Readings for September 2017

Sword and Citadel by Gene Wolfe

Holy smokes. I really enjoyed Sword and Citadel. Wolfe's The Book of the New Sun definitely figures into my favorite "genre" series of all time. And part of that is of course that Wolfe demands a lot from his readers, and his writing is literary.

Severian is simply one of my favorite characters in fiction, and he is a perfect guide to the strange world of Urth. Absolutely recommended.

I have decided to keep expanding into Wolfe's writings, which I'll detail in a coming month.

Wise Blood by Flannery O'Connor

Have you ever read a novel because of a song lyric? David's Bazan's lyric in the Headphones cut: "Wise Blood":

If you think you've been redeemed Then I wouldn't want to be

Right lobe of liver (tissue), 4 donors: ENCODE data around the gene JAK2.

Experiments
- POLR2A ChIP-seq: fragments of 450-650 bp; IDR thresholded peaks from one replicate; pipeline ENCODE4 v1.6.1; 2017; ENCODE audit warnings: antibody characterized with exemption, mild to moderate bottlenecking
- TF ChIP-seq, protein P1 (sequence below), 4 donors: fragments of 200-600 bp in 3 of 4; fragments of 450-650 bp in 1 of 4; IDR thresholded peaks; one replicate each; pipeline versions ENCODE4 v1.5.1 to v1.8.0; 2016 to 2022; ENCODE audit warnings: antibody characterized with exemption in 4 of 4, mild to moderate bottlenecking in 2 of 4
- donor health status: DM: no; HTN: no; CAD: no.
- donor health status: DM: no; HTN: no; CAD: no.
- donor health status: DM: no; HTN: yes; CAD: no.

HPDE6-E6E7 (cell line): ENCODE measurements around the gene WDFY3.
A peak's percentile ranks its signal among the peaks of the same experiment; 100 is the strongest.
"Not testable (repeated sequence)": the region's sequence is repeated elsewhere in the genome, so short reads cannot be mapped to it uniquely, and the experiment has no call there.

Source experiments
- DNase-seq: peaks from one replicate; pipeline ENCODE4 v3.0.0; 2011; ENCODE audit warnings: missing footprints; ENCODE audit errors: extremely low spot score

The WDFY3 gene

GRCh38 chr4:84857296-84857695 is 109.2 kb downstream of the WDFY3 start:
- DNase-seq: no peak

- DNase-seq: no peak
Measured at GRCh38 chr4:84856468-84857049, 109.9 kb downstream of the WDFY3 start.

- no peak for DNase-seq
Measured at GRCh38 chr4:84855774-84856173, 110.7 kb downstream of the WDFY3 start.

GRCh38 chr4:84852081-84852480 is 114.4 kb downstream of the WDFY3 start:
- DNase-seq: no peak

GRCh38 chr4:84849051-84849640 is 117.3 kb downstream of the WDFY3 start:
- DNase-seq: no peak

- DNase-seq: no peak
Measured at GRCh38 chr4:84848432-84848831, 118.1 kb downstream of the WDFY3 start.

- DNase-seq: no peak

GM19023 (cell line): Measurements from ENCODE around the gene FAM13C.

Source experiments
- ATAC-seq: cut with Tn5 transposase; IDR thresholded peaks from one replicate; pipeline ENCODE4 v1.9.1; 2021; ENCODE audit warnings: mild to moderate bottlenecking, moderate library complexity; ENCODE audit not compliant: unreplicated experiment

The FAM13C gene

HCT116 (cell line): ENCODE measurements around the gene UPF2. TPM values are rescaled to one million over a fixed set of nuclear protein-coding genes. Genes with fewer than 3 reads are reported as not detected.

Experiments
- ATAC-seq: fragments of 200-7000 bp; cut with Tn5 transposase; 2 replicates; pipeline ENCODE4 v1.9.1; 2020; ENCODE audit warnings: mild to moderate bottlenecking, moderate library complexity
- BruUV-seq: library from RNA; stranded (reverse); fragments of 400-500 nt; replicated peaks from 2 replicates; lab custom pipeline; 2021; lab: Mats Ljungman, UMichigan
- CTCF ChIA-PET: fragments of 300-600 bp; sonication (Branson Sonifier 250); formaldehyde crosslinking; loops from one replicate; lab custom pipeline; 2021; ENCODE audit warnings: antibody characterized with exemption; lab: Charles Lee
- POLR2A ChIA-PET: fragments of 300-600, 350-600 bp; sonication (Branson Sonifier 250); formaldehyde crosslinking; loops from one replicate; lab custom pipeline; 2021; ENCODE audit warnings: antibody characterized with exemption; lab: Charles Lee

The above always resonated with me. So when I saw Wise Blood the novel on staff display at the local library, I snagged it.

I was not disappointed when O'Connor's iconic line-turned-lyric is spoken in the opening pages by Hazel Motes, the iconoclastic atheist protagonist. Motes is always taken by strangers to be a man of faith, before he embraces the role as a sort of anti-minister. If this sounds remotely interesting to you, then it is recommended.

Periodicals

  • Harper's June 2017

Readings for July 2017

Shadow and Claw by Gene Wolfe

After getting a taste of Wolfe in The Land Across, I finally decided to get to his magnum opus in Shadow and Claw, which are the first two volumes of The Book of the New Sun. I was by no means disappointed. Wolfe is an excellent writer. He is up there with LeGuin in bridging the literary/genre divide. The prose is carefully crafted, and that makes for a great reading experience - though you must read carefully!